Many kids dream of turning their hobbies into a successful job some day. Chuck Lewin, founder of Performance Motion Devices Inc. (PMD), Lincoln, Mass., and creator of motion processors, was one such kid who made his dreams come true.
As a high school student in Winchester, Mass., Lewin says he “hung around with a small gang of microcomputer hobbyists who lived and breathed the latest products from companies such as Apple Computer, Altair, Radio Shack, Rockwell, and many others.” He showed his entrepreneurial spirit early, having started his first business with a friend in 1979, selling microcomputer software for a now-defunct personal computer company called Ohio Scientific Inc. They closed up shop when they went to college, but he says this was the spark that lit the fire for his software passion.
Lewin attended Rensselaer Polytechnic Institute for physics but didn't graduate, and later received a biology degree from Brandeis University. Most of his motion control schooling came from the industry itself, as he got in at the ground level at high-tech companies. He was the second engineer hired at RSA Security, a developer of computer logon authentication systems and RSA algorithm-based encryption systems. He was also the first software engineer at Brooks Automation.
His first practical exposure to motion control came 1987 while working at Alyx Medical, a small Cambridge-based company. He was working on a desktop blood analyzer that used a step motor-based system. Although the company failed, working with basic motion got Lewin excited about using software to control motors.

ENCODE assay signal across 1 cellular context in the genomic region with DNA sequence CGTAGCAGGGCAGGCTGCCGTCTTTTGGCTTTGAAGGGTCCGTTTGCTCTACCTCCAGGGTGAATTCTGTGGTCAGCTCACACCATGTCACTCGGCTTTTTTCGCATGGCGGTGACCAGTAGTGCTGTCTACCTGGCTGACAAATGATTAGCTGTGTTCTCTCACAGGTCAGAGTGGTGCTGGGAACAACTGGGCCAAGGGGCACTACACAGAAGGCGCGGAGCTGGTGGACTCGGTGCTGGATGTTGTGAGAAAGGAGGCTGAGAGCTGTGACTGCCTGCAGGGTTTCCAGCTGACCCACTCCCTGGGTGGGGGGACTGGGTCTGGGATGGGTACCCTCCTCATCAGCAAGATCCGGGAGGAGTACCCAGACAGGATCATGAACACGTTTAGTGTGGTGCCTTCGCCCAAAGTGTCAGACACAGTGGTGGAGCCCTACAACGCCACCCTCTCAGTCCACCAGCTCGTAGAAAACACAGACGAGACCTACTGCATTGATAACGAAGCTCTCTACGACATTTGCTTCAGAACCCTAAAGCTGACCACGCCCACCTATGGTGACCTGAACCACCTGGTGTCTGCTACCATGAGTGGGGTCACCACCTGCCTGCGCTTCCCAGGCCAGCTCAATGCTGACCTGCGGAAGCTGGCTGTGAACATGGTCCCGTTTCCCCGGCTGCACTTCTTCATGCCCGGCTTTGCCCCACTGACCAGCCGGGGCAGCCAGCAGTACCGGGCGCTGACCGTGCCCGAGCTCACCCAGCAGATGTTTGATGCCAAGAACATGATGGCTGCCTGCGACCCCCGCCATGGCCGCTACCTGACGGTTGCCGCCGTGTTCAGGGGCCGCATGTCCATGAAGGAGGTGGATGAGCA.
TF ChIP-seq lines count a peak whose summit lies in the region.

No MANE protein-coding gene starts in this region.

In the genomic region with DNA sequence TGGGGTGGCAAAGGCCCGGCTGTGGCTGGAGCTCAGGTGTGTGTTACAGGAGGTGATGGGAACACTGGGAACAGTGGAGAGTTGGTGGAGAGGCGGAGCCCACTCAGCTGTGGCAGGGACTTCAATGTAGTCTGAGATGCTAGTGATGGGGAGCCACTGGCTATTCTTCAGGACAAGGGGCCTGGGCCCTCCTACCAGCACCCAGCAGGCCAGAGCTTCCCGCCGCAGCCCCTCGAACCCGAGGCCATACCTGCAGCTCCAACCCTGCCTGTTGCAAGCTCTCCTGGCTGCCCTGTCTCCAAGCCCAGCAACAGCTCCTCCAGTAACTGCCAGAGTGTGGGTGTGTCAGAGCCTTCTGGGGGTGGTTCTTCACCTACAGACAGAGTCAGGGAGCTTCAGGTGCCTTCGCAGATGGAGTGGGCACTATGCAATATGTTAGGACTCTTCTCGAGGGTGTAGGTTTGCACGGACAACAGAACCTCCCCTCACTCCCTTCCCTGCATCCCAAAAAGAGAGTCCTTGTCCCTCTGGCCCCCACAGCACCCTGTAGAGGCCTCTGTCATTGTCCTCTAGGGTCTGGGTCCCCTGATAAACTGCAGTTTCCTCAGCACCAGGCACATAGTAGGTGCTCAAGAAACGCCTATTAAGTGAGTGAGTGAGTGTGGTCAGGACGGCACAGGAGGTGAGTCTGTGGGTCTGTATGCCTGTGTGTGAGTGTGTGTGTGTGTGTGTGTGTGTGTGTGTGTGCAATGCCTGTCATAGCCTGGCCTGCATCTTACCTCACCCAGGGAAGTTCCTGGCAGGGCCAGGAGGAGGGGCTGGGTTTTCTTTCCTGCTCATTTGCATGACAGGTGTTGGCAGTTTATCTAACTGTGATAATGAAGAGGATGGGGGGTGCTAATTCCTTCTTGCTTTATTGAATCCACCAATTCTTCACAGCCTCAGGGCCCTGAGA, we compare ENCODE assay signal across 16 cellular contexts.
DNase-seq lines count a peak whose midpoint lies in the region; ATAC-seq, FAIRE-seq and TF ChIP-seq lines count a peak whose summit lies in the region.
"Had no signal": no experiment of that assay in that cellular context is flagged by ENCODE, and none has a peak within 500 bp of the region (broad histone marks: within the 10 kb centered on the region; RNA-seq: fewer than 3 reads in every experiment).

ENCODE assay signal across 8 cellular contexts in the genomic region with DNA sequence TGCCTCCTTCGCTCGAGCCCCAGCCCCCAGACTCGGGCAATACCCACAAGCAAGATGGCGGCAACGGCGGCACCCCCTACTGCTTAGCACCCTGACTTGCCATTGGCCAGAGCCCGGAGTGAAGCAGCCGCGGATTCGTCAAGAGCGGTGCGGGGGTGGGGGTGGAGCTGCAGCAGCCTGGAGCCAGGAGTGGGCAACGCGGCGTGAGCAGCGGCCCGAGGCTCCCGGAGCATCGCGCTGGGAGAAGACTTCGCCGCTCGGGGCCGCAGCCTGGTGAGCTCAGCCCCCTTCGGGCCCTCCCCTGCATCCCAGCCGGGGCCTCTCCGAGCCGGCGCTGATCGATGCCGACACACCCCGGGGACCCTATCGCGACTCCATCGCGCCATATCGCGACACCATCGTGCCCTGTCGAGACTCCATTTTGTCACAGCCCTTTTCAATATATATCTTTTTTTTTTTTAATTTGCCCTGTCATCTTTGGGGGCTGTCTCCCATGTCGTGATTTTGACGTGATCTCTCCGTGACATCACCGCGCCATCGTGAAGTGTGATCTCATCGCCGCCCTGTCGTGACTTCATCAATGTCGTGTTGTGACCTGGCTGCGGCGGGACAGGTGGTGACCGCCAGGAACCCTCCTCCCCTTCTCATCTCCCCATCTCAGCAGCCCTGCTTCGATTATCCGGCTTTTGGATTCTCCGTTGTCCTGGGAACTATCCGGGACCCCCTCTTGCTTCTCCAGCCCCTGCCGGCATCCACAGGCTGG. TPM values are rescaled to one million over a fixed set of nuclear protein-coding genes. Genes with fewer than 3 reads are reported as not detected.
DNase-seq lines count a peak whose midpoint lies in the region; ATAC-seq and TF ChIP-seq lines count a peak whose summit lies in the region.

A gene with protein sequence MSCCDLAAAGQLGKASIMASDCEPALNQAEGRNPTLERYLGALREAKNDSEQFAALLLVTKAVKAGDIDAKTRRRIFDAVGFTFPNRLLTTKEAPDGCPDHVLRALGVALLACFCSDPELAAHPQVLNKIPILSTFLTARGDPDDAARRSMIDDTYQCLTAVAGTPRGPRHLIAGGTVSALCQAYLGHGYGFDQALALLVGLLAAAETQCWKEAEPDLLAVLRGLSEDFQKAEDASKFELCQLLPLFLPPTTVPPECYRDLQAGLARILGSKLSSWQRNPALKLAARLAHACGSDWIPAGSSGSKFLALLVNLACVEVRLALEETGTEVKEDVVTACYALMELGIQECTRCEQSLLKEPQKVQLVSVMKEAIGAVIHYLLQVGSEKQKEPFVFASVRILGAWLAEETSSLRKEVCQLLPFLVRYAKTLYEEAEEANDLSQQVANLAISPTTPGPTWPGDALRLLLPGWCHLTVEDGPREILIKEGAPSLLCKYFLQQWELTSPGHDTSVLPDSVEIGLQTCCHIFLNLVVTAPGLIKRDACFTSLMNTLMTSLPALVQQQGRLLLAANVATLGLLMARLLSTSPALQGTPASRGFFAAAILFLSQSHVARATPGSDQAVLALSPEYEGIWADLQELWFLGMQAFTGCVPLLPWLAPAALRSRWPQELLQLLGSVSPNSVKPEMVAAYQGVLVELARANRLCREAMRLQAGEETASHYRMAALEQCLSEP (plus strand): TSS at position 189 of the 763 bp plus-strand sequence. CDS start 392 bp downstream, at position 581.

Lewin used a hands-on approach to programming to understand how it all worked. For example, when he was in high school in 1978, he didn't have access to a 6502 assembler, so to develop a “breakout” game for an early PC, he hand-compiled the entire program and directly entered hex codes into the memory. “While unthinkable today, having that sort of background was helpful in squeezing out the very last bit of performance,” Lewin says. “Even today, this can still be critical for high performance motion control systems.”
Frustration leads to discovery
While working at a manufacturer of semiconductor robotics, Lewin attempted to control a relatively high-end wafer robot with National Semiconductor's LM628. “Although a groundbreaking device at the time, I repeatedly butted my head against the LM628's limits, and finally came to the conclusion that there was an opportunity to develop a higher end product,” he says.
In 1992, he started PMD in the basement of his house in Chelmsford, Mass., using the concept of advanced motion control on an IC for the basis of his business. In less than a year, the first commercial multi-axis motion processor was released. This breakthrough product paired the advantages of IC packaging with sophisticated functions previously available only in board-level motion control products. His first customer was a company called Technology 80 Inc. in Minneapolis.
Soon after, in 1993, PMD made its first high-volume design win to a national textile manufacturer. “The first series was called the MC1400, and receiving the first order was one of the biggest thrills of my life,” Lewin recalls.
PMD's sales continued to grow globally throughout the next decade. In 2003, PMD launched The Magellan Family, a series of multi-axis chips and boards that provide smooth motion, network communications, and multi-motor support. The ION Digital Drive was released in 2006, expanding the company's product offerings to include highly advanced motion control modules. Based on the Magellan chip, this compact, fully enclosed module provides high-performance motion control, network connectivity, and power amplification for dc brush, brushless dc, or step motors.
For more information, visit Performance Motion Devices online.